New Study Throws Environmental Spotlight on Marijuana Cultivation in Emerald Triangle
A study published yesterday looks at the effect of marijuana grows on water flow and on the wildlife that depends on it. Researchers examined four watersheds–three in Humboldt County and one in Mendocino County. The results do not look good for the fish. Water sucked out to produce glistening, sugary buds could, at times, exceed streamflow in three of the four watersheds which fits with witnesses who have recounted local waterways disappearing in places when they had never been known to do so before.The authors concluded from their research, “In the most impacted study watersheds, diminished streamflow is likely to have lethal or sub-lethal effects on state-and federally-listed salmon and steelhead trout and to cause further decline of sensitive amphibian species.”
The watersheds looked at in the research paper, Impacts of Surface Water Diversions for Marijuana Cultivation on Aquatic Habitat in Four Northwestern California by Scott Bauer et al, contain differing amounts of grows. The grows on the northernmost watershed cluster in one small section
while the grows in the two central watersheds freckle the area densely.Outlet Creek in Mendocino also has multiple grows spread across the study area.
The study authors estimated that each watershed contained between 23,000 to 32,000 plants each sucking an average of approximately 6 gallons of water per day during the growing season which they compared to grapes–about 3 1/3 gallons of water a day. (Though the the amount of product to feel pleasantly buzzed per gallon of water used would be another calculation altogether. Marijuana plants presumably produce large amounts of bud while grapes produce few bottles of wine per plant.)
According to the study, the four watersheds “are already designated as impaired for elevated water temperature and sediment by the U.S. Environmental Protection Agency.” Lower flows will exacerbate these issues and, according to the study’s authors, lead to fish dying in unacceptably high numbers. “Complete dewatering of stream reaches would result in stranding and outright mortality of salmonids, which has been observed by the authors at a number of [marijuana cultivation sites] just downstream of their water diversions.” Amphibians also could be at risk.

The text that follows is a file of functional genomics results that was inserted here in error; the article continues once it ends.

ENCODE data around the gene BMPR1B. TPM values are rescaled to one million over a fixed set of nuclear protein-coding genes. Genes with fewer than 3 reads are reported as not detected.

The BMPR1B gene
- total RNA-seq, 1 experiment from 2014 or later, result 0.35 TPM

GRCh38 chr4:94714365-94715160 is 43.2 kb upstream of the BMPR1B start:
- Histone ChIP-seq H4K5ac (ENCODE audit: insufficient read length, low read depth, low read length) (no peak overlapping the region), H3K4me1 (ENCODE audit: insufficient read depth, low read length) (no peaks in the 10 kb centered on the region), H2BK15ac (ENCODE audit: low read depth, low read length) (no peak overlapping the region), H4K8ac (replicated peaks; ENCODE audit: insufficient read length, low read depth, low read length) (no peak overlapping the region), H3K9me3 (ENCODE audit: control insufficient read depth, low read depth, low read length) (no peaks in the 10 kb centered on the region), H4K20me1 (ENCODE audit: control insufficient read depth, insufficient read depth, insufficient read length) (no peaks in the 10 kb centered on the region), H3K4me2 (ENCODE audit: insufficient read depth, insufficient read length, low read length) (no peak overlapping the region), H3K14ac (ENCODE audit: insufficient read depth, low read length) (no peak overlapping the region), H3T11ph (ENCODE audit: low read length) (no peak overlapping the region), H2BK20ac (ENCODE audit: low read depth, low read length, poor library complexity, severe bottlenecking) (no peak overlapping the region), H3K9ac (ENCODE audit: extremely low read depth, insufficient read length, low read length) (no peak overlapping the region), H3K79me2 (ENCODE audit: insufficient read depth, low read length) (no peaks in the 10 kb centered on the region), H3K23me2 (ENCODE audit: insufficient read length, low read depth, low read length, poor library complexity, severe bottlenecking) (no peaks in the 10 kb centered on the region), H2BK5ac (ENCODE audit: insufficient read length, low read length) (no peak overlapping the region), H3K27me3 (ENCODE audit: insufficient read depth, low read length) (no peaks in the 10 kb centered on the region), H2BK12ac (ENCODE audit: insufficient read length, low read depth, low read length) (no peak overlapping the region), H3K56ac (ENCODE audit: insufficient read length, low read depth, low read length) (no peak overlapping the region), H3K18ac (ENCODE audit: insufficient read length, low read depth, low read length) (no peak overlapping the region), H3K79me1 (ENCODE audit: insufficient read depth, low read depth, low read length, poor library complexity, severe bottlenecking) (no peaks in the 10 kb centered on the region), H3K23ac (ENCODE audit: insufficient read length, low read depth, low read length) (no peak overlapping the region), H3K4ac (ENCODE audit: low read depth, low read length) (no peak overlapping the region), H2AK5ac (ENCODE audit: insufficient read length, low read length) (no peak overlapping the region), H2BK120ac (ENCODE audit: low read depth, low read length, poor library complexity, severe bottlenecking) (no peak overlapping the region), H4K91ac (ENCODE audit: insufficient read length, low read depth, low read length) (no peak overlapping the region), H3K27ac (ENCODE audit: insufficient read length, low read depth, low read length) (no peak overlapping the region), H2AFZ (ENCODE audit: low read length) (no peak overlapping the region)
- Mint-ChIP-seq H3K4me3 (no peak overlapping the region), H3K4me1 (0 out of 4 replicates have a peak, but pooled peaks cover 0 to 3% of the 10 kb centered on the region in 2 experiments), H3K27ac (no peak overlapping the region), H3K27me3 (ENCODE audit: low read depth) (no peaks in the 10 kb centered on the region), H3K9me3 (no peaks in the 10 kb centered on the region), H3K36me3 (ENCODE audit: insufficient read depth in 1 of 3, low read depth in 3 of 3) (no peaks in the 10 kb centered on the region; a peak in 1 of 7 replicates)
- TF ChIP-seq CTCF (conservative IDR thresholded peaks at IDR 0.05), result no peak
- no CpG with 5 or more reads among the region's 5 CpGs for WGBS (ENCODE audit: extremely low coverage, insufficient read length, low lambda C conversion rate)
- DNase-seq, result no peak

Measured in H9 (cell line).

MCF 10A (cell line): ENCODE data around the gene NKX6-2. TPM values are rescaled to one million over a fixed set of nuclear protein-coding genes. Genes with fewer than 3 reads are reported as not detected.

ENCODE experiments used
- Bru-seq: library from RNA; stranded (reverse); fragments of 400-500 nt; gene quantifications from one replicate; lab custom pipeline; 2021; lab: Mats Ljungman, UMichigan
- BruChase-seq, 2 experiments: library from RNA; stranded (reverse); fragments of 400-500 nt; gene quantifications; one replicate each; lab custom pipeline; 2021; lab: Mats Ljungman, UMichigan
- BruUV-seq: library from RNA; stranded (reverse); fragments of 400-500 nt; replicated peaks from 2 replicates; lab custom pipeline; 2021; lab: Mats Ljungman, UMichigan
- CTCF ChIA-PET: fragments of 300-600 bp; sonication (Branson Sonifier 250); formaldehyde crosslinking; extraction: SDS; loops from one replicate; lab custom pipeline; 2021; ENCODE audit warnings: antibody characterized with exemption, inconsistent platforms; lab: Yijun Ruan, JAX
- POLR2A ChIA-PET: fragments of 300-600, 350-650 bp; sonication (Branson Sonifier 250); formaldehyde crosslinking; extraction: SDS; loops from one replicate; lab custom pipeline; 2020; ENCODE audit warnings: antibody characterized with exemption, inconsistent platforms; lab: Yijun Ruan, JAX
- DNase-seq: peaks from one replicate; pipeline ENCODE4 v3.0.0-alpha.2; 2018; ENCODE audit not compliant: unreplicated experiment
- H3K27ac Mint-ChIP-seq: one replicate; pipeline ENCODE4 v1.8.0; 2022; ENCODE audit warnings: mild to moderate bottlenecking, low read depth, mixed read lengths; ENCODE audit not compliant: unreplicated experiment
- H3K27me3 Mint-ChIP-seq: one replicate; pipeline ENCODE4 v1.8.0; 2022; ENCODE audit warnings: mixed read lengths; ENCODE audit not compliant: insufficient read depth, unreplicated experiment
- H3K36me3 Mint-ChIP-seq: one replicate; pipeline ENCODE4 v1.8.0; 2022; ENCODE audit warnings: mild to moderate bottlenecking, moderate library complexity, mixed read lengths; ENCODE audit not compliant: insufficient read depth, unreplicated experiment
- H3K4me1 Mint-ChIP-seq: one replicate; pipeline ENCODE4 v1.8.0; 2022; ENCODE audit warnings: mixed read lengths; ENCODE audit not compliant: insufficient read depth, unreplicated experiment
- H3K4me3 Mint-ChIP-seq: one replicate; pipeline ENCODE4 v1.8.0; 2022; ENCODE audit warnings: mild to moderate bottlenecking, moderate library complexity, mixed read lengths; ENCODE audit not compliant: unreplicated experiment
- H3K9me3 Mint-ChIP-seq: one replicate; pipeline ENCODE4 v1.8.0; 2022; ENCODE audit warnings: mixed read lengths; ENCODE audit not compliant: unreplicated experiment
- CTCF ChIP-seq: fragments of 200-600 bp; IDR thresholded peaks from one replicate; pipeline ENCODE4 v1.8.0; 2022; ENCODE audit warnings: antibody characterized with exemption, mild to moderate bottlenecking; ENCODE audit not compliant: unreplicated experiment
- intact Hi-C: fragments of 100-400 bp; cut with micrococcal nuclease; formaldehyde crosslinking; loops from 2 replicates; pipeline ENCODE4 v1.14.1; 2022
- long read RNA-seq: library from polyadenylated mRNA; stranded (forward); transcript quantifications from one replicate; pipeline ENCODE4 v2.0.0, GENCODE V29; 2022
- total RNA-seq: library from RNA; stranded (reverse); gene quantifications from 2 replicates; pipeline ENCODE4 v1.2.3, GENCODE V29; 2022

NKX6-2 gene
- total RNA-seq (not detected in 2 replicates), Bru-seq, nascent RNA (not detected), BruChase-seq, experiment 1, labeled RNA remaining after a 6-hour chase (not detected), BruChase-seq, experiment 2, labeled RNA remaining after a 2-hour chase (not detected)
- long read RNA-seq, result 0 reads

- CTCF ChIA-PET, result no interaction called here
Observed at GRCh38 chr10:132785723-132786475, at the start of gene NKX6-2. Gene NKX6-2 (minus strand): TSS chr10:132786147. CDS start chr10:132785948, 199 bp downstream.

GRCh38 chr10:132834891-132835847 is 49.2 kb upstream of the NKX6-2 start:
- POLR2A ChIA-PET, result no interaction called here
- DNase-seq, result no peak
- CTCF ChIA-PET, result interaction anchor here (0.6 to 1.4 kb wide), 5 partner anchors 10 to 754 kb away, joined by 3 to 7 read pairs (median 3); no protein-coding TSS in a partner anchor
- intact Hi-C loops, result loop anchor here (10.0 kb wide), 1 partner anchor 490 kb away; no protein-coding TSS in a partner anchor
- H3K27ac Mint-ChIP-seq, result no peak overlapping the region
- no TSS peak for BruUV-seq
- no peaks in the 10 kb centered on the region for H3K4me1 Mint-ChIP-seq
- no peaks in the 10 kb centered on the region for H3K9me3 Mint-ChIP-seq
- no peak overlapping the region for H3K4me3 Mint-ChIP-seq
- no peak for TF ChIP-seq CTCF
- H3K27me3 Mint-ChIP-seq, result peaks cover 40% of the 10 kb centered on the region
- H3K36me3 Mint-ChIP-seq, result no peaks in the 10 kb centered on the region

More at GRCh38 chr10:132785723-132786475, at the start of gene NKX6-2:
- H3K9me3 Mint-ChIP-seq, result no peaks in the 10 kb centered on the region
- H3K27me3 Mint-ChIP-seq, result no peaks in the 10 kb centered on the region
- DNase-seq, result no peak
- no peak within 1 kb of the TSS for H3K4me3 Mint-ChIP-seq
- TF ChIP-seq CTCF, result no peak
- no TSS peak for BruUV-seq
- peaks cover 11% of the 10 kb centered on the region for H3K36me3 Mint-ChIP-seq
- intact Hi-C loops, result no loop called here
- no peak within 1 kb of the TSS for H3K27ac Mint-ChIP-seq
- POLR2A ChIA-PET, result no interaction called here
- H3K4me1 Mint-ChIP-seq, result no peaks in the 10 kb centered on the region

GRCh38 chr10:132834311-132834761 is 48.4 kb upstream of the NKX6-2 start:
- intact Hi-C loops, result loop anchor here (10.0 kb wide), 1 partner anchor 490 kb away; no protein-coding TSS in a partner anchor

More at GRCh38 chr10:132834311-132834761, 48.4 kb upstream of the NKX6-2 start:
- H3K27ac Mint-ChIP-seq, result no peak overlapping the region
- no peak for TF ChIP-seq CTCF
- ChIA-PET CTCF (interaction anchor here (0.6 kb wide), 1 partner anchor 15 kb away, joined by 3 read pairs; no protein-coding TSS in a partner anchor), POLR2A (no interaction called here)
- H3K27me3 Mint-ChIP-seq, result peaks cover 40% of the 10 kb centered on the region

The authors warn that marijuana grows are more harmful to waterflow than logging. They state,
In contrast, timber harvesting, which until recently was the primary land use in forested ecoregions in the western United States, does not typically divert headwater streams in the same manner as [marijuana cultivation sites.] Timber harvesting operations, at least in California, have state regulatory oversight that requires bypass flows to maintain habitat values for surface water diversions.
Northcoast Environmental Center’s Facebook page posted the link to this study saying, “This is probably the most conclusive study on the watershed-scale impacts of unchecked marijuana production in our region….While there are responsible growers out there, they are being overshadowed by many more who are sucking streams dry. Time to nip it in the bud!”